One of the hallmarks of Saskatchewan Polytechnic training is applied learning—hands-on
opportunities for students to put theory into practice. The School of Nursing, in
particular, has led the way in developing innovative, highly successful applied learning.
The COVID-19 pandemic has put this commitment to innovation to the test—with remarkable
For the first time ever, the Saskatchewan Collaborative Bachelor of Science in Nursing
(SCBScN) degree program offered in partnership with the University of Regina, delivered
the OSCE (Objective Structured Clinical Examination) virtually. The OSCE is a performance
test that uses interactive patient stations to assess student response to various
clinical scenarios. Some scenarios have written questions. The multifaceted exam can
take up to five hours, and SCBScN faculty had to move it all online, quickly.
“It was the first time we have ever given the OSCE virtually,” says Chris Barlow,
RN, Sask Polytech’s SCBScN academic chair (Saskatoon). “The exam included an online
evolving case study, quizzes and a video component in which students did an exam on
themselves (or a family member, a doll, even a picture) to demonstrate their learning
and understanding of a clinical scenario.”
Feedback has been positive. “Students found the process less stressful, in many ways,
than a traditional OSCE, but just as useful for demonstrating their knowledge. And
faculty appreciate having an opportunity to evaluate a new learning/teaching method,”
says Kandis Harris, RN, SCBScN academic chair (Regina).
According to Sandra Blevins, RN, Sask Polytech’s dean for the School of Nursing, all
nursing faculty deserve huge kudos for being innovative and moving to online learning
on such short notice. “It’s absolutely amazing what they were able to pull off in
just two weeks,” Blevins says.
Faculty in the Sask Polytech Practical Nursing diploma program are also pushing the
limits of innovation to adapt their teaching in the COVID-19 era. “We’ve all had to
find ways to accommodate learning while social distancing, and I believe we rose to
the challenge when our semester two students got to experience our first ever virtual
clinical,” says Regina-based faculty member Daria Biasotto, RN.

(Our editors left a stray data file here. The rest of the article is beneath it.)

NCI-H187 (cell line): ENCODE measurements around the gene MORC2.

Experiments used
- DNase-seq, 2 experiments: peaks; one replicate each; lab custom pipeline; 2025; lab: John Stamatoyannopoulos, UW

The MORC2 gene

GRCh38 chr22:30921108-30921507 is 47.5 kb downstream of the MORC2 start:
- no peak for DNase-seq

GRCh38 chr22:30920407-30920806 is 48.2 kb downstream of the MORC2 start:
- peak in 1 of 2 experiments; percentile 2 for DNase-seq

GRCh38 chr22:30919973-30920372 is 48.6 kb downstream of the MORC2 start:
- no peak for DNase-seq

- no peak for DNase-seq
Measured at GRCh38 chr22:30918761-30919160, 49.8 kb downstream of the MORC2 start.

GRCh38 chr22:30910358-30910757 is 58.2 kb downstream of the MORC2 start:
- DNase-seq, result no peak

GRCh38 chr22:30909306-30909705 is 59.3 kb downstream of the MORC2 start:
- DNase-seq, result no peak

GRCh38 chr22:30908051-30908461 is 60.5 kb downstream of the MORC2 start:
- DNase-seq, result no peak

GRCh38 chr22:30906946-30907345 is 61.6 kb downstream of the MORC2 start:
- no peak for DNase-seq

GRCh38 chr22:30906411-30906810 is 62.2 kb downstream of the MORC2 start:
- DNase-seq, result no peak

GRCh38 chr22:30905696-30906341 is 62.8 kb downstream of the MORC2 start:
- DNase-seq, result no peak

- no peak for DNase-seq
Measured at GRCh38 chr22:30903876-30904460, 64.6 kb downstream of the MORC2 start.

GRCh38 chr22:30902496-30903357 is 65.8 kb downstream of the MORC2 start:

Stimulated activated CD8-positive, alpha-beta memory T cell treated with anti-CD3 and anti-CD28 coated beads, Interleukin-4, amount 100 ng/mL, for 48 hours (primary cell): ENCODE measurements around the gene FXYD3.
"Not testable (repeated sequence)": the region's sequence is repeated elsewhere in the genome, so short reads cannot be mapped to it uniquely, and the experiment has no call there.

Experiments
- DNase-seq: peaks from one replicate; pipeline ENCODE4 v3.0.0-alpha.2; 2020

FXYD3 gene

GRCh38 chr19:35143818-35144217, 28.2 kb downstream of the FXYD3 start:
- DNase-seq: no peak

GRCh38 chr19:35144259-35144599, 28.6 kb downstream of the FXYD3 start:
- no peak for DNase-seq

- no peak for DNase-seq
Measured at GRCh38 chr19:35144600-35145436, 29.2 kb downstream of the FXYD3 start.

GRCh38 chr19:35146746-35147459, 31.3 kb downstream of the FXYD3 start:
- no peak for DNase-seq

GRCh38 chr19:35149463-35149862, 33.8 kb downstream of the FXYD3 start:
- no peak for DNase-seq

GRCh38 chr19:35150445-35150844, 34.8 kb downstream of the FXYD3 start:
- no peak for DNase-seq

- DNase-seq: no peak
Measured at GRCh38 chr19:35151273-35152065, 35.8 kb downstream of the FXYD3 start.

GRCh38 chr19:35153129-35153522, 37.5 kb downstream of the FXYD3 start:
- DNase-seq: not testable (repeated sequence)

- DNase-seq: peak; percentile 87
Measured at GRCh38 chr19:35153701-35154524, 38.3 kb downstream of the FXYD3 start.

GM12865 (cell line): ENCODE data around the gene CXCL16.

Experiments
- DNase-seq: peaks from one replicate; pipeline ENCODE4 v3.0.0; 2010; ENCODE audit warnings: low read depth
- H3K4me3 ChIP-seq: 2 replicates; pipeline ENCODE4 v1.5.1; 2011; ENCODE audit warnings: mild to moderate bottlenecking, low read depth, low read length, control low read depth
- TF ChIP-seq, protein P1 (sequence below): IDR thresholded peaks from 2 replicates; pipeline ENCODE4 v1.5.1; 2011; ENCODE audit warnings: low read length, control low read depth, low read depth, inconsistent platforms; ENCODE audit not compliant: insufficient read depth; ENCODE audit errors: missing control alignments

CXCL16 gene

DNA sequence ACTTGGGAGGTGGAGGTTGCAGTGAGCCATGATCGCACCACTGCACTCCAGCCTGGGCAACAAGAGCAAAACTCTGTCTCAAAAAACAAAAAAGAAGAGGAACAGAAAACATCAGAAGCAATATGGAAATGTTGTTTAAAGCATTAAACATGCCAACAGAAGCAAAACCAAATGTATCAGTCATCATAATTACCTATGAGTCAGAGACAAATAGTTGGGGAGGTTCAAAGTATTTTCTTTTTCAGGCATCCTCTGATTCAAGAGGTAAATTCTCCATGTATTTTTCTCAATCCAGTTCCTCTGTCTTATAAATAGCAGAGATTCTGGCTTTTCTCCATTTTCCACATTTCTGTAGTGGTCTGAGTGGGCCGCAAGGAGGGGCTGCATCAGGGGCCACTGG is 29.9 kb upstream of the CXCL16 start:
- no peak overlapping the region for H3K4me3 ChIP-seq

Biasotto was uncertain whether virtual clinical could ever replace hands on clinical
but says students embraced the experience. “As the days unfolded, I observed increasing
self-awareness, clinical reasoning, students not being afraid to repeat a simulation
for further learning and more. I have no doubt these students will take the knowledge
gained from this experience forward into their next hands-on clinical experience and
“By shifting to online and distance formats using virtual simulation and faculty-led
interactive evolving case studies, we’ve been able to continue to engage students
in high quality learning despite the challenges of the current COVID-19 crisis,” says
Billy-Jo Howe, academic chair of Practical Nursing. “Both faculty and students have
adapted well. I’m so proud of the creativity that has resulted and the depth of learning
that has occurred.”
Similar adjustments to learning and teaching have been made in the Psychiatric Nursing
program. “Students are usually honing year one skills in a psycho-geriatric setting,
but this year, our year one practice education will need to look quite different,”
says Laureen Larson, RN, academic chair of the program.
Program faculty have created case studies and virtual simulations to allow students
to apply theory to practice and to think broadly about seniors living in a variety
of settings. Students will also be using virtual simulation to practice clinical skills.
“Students don’t always have an opportunity to practice each of these skills in their
spring rotation, but in our new virtual world they will,” Larson says. “We’re confident
that students will have a great learning experience.”
Such positive feedback to online learning and virtual simulation is no surprise to
Dr. Madeline Press, RN, director of Sask Polytech’s Centre for Health Research, Improvement
and Scholarship. She completed her doctoral thesis on “Nurse faculty experiences with
integrating high-fidelity simulation into their teaching practice.” Late last year,
she partnered with University of Saskatchewan and University of Regina nursing faculty
on a white paper about increasing the use of technology in nursing curriculum.
“I think the COVID-19 pandemic has made us more aware of the need to change how we do things,” Dr. Press says. “The old view is that we need to give students as much clinical practicum time as possible. The new view, which is based on research, is that we can replace up to half of clinical time with simulation time. The key is finding the right balance.”
There are many reasons to integrate more simulation, including virtual simulation,
in nursing education. The most compelling is that simulation labs give students a
chance to learn hands-on process for a broad range of scenarios in a safe, no-risk
“That’s the key advantage of simulation-based learning,” Dr. Press says. “If a student
gets something wrong, it’s just a learning experience; there’s no patient impact.”
As COVID-19 continues to change the way we live, work and learn, Sask Polytech’s School of Nursing is pushing forward to innovative new ways to use online learning and virtual simulation in nursing education.
Practical Nursing faculty member Daria Biasotto, RN, delivers a virtual clinical facilitated by daily Zoom debriefings.
Published May 2020.